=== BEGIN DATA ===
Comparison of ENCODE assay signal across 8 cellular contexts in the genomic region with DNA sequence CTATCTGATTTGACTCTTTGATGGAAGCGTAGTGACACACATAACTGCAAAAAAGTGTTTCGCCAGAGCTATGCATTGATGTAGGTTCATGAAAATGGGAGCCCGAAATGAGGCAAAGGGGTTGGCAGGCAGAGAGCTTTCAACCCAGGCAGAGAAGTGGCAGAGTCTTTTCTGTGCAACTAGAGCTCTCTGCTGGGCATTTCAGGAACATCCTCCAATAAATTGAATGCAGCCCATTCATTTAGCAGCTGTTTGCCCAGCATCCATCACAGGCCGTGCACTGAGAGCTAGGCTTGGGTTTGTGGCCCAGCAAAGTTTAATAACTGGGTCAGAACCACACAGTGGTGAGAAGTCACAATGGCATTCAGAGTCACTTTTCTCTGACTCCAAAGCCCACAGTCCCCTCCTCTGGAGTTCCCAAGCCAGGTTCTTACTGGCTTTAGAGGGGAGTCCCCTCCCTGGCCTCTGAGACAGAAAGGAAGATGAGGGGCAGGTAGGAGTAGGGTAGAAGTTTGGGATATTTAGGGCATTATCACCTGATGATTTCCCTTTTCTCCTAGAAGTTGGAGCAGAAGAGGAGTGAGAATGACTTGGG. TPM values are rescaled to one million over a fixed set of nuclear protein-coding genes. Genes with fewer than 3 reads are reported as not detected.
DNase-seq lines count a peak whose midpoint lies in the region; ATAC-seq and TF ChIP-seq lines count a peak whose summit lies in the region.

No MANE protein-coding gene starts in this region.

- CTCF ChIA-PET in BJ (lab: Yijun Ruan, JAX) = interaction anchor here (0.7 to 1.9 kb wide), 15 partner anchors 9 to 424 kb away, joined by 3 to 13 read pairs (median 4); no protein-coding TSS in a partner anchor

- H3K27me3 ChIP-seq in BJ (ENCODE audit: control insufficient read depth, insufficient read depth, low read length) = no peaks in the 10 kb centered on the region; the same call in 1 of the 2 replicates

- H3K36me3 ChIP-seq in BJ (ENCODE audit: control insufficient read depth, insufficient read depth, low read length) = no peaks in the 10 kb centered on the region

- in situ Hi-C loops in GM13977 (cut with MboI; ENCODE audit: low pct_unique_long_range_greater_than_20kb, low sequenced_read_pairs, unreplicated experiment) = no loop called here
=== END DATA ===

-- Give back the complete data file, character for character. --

Comparison of ENCODE assay signal across 8 cellular contexts in the genomic region with DNA sequence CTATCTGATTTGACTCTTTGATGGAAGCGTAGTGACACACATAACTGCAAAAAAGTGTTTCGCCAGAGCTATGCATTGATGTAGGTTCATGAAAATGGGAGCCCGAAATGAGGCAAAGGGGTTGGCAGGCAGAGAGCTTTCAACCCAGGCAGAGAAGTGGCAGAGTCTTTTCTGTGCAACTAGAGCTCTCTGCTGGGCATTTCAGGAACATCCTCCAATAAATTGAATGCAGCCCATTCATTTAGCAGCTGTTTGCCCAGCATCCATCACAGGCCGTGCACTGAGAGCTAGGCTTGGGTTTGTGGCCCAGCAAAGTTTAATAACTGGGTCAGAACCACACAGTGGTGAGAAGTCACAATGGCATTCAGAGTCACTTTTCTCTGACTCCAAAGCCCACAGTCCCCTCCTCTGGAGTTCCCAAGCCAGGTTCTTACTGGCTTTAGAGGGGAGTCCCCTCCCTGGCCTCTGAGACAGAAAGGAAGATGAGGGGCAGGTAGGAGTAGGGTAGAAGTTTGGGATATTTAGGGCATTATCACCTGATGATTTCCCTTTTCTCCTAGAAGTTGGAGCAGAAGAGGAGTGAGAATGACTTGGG. TPM values are rescaled to one million over a fixed set of nuclear protein-coding genes. Genes with fewer than 3 reads are reported as not detected.
DNase-seq lines count a peak whose midpoint lies in the region; ATAC-seq and TF ChIP-seq lines count a peak whose summit lies in the region.

No MANE protein-coding gene starts in this region.

- CTCF ChIA-PET in BJ (lab: Yijun Ruan, JAX) = interaction anchor here (0.7 to 1.9 kb wide), 15 partner anchors 9 to 424 kb away, joined by 3 to 13 read pairs (median 4); no protein-coding TSS in a partner anchor

- H3K27me3 ChIP-seq in BJ (ENCODE audit: control insufficient read depth, insufficient read depth, low read length) = no peaks in the 10 kb centered on the region; the same call in 1 of the 2 replicates

- H3K36me3 ChIP-seq in BJ (ENCODE audit: control insufficient read depth, insufficient read depth, low read length) = no peaks in the 10 kb centered on the region

- in situ Hi-C loops in GM13977 (cut with MboI; ENCODE audit: low pct_unique_long_range_greater_than_20kb, low sequenced_read_pairs, unreplicated experiment) = no loop called here